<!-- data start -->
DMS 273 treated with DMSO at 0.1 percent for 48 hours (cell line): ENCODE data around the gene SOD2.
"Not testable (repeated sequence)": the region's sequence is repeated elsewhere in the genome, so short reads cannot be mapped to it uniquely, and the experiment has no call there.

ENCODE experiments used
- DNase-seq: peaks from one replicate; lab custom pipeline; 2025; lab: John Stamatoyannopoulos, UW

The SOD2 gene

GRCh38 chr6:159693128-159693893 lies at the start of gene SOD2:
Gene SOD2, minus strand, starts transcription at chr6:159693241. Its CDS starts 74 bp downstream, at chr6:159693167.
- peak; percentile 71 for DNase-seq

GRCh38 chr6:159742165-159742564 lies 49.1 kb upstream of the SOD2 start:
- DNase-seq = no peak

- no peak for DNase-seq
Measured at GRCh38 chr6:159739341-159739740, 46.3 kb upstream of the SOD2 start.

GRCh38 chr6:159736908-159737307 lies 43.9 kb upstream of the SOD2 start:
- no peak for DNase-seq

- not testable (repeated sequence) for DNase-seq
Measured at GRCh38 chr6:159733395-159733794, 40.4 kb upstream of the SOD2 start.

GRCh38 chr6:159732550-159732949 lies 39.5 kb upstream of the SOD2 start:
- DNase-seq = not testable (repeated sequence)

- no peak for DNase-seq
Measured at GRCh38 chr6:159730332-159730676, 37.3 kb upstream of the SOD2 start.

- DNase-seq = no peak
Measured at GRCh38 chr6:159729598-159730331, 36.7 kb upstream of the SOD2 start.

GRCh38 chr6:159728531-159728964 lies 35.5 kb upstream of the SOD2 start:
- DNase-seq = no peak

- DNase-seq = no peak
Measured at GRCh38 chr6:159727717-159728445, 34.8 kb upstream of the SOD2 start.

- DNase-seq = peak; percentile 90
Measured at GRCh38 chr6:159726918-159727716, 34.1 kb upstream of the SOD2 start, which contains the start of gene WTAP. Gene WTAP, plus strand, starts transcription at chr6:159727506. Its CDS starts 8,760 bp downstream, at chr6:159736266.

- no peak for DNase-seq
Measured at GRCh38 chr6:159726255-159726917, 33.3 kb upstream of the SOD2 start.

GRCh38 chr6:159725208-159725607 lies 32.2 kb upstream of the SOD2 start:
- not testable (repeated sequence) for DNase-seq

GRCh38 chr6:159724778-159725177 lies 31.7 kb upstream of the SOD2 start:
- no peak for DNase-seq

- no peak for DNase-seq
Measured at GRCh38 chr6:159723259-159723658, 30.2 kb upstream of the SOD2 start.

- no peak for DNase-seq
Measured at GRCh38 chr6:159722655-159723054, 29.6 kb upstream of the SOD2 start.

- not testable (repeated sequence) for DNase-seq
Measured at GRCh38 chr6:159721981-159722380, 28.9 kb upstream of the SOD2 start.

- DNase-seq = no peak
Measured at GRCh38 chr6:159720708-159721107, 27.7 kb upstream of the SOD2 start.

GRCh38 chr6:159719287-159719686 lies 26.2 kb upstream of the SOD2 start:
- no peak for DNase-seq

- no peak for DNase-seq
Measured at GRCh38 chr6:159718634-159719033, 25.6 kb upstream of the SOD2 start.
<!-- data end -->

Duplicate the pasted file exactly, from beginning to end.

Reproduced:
DMS 273 treated with DMSO at 0.1 percent for 48 hours (cell line): ENCODE data around the gene SOD2.
"Not testable (repeated sequence)": the region's sequence is repeated elsewhere in the genome, so short reads cannot be mapped to it uniquely, and the experiment has no call there.

ENCODE experiments used
- DNase-seq: peaks from one replicate; lab custom pipeline; 2025; lab: John Stamatoyannopoulos, UW

The SOD2 gene

GRCh38 chr6:159693128-159693893 lies at the start of gene SOD2:
Gene SOD2, minus strand, starts transcription at chr6:159693241. Its CDS starts 74 bp downstream, at chr6:159693167.
- peak; percentile 71 for DNase-seq

GRCh38 chr6:159742165-159742564 lies 49.1 kb upstream of the SOD2 start:
- DNase-seq = no peak

- no peak for DNase-seq
Measured at GRCh38 chr6:159739341-159739740, 46.3 kb upstream of the SOD2 start.

GRCh38 chr6:159736908-159737307 lies 43.9 kb upstream of the SOD2 start:
- no peak for DNase-seq

- not testable (repeated sequence) for DNase-seq
Measured at GRCh38 chr6:159733395-159733794, 40.4 kb upstream of the SOD2 start.

GRCh38 chr6:159732550-159732949 lies 39.5 kb upstream of the SOD2 start:
- DNase-seq = not testable (repeated sequence)

- no peak for DNase-seq
Measured at GRCh38 chr6:159730332-159730676, 37.3 kb upstream of the SOD2 start.

- DNase-seq = no peak
Measured at GRCh38 chr6:159729598-159730331, 36.7 kb upstream of the SOD2 start.

GRCh38 chr6:159728531-159728964 lies 35.5 kb upstream of the SOD2 start:
- DNase-seq = no peak

- DNase-seq = no peak
Measured at GRCh38 chr6:159727717-159728445, 34.8 kb upstream of the SOD2 start.

- DNase-seq = peak; percentile 90
Measured at GRCh38 chr6:159726918-159727716, 34.1 kb upstream of the SOD2 start, which contains the start of gene WTAP. Gene WTAP, plus strand, starts transcription at chr6:159727506. Its CDS starts 8,760 bp downstream, at chr6:159736266.

- no peak for DNase-seq
Measured at GRCh38 chr6:159726255-159726917, 33.3 kb upstream of the SOD2 start.

GRCh38 chr6:159725208-159725607 lies 32.2 kb upstream of the SOD2 start:
- not testable (repeated sequence) for DNase-seq

GRCh38 chr6:159724778-159725177 lies 31.7 kb upstream of the SOD2 start:
- no peak for DNase-seq

- no peak for DNase-seq
Measured at GRCh38 chr6:159723259-159723658, 30.2 kb upstream of the SOD2 start.

- no peak for DNase-seq
Measured at GRCh38 chr6:159722655-159723054, 29.6 kb upstream of the SOD2 start.

- not testable (repeated sequence) for DNase-seq
Measured at GRCh38 chr6:159721981-159722380, 28.9 kb upstream of the SOD2 start.

- DNase-seq = no peak
Measured at GRCh38 chr6:159720708-159721107, 27.7 kb upstream of the SOD2 start.

GRCh38 chr6:159719287-159719686 lies 26.2 kb upstream of the SOD2 start:
- no peak for DNase-seq

- no peak for DNase-seq
Measured at GRCh38 chr6:159718634-159719033, 25.6 kb upstream of the SOD2 start.